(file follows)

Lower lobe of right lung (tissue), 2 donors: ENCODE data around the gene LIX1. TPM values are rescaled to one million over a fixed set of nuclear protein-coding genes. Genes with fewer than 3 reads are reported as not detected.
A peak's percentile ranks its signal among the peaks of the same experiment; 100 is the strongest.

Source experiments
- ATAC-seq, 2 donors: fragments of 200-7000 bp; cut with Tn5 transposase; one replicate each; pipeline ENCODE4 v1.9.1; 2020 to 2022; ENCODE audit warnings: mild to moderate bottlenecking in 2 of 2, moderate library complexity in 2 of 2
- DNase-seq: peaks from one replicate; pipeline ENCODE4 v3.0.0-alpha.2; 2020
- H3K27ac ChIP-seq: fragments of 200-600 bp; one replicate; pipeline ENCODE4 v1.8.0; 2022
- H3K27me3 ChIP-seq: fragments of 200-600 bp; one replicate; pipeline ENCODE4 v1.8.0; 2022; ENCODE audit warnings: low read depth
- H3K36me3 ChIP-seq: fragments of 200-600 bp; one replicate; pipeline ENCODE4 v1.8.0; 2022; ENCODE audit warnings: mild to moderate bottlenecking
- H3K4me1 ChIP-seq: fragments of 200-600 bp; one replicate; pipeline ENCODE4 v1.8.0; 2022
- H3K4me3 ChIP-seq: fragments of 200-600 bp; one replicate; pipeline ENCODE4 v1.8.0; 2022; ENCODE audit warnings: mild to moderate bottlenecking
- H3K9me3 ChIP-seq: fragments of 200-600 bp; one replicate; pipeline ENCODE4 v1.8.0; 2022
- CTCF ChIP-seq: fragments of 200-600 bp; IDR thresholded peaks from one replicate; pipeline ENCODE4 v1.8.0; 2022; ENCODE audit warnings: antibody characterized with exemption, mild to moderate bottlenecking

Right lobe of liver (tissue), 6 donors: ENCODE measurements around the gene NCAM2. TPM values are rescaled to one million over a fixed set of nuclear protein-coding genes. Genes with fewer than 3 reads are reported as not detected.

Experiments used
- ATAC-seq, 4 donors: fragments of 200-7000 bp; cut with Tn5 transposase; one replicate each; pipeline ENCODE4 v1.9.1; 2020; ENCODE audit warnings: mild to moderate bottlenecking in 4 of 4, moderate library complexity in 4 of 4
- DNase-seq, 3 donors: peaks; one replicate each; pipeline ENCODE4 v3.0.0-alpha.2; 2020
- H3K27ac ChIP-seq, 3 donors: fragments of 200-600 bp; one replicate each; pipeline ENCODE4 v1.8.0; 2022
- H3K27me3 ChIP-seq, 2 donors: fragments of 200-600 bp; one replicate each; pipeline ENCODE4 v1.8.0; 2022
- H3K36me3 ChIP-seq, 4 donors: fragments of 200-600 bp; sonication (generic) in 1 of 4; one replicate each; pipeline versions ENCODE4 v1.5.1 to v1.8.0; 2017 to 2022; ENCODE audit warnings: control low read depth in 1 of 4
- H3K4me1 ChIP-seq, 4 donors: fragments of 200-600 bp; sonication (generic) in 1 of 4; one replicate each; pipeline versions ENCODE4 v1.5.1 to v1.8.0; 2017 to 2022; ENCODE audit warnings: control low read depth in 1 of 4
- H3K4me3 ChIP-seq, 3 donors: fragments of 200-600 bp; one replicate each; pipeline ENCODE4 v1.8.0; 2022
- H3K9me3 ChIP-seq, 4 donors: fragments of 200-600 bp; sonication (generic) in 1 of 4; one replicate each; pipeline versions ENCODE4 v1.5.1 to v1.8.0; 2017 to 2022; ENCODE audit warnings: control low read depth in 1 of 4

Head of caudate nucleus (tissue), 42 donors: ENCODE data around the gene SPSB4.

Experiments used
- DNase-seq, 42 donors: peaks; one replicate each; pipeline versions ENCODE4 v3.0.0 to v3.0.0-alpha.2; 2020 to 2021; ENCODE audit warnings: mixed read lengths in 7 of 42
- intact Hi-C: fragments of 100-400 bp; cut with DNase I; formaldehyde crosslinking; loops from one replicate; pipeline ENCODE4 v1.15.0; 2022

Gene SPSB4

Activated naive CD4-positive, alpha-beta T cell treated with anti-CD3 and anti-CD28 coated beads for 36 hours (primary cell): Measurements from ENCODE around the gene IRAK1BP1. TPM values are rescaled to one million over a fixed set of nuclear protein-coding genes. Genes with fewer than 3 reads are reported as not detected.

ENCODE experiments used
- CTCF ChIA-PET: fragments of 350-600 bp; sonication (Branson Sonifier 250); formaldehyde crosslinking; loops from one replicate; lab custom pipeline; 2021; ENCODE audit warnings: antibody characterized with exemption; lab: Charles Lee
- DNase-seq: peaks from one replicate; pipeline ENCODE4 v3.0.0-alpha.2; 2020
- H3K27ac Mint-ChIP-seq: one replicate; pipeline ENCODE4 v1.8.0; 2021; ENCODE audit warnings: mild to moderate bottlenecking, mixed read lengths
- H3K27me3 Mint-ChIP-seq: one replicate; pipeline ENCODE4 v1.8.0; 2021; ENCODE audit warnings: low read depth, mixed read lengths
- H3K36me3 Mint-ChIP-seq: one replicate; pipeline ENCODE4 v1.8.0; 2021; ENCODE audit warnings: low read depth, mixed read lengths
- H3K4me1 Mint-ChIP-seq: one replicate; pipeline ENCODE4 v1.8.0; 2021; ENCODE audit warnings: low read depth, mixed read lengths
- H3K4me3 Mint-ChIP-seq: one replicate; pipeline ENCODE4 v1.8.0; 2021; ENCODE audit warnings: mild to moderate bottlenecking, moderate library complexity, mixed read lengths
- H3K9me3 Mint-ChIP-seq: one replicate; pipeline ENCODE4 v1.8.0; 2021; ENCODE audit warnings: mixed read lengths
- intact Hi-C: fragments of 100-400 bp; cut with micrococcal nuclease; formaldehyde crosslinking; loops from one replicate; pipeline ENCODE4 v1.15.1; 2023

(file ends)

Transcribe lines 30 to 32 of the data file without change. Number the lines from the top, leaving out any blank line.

- CTCF ChIA-PET: fragments of 350-600 bp; sonication (Branson Sonifier 250); formaldehyde crosslinking; loops from one replicate; lab custom pipeline; 2021; ENCODE audit warnings: antibody characterized with exemption; lab: Charles Lee
- DNase-seq: peaks from one replicate; pipeline ENCODE4 v3.0.0-alpha.2; 2020
- H3K27ac Mint-ChIP-seq: one replicate; pipeline ENCODE4 v1.8.0; 2021; ENCODE audit warnings: mild to moderate bottlenecking, mixed read lengths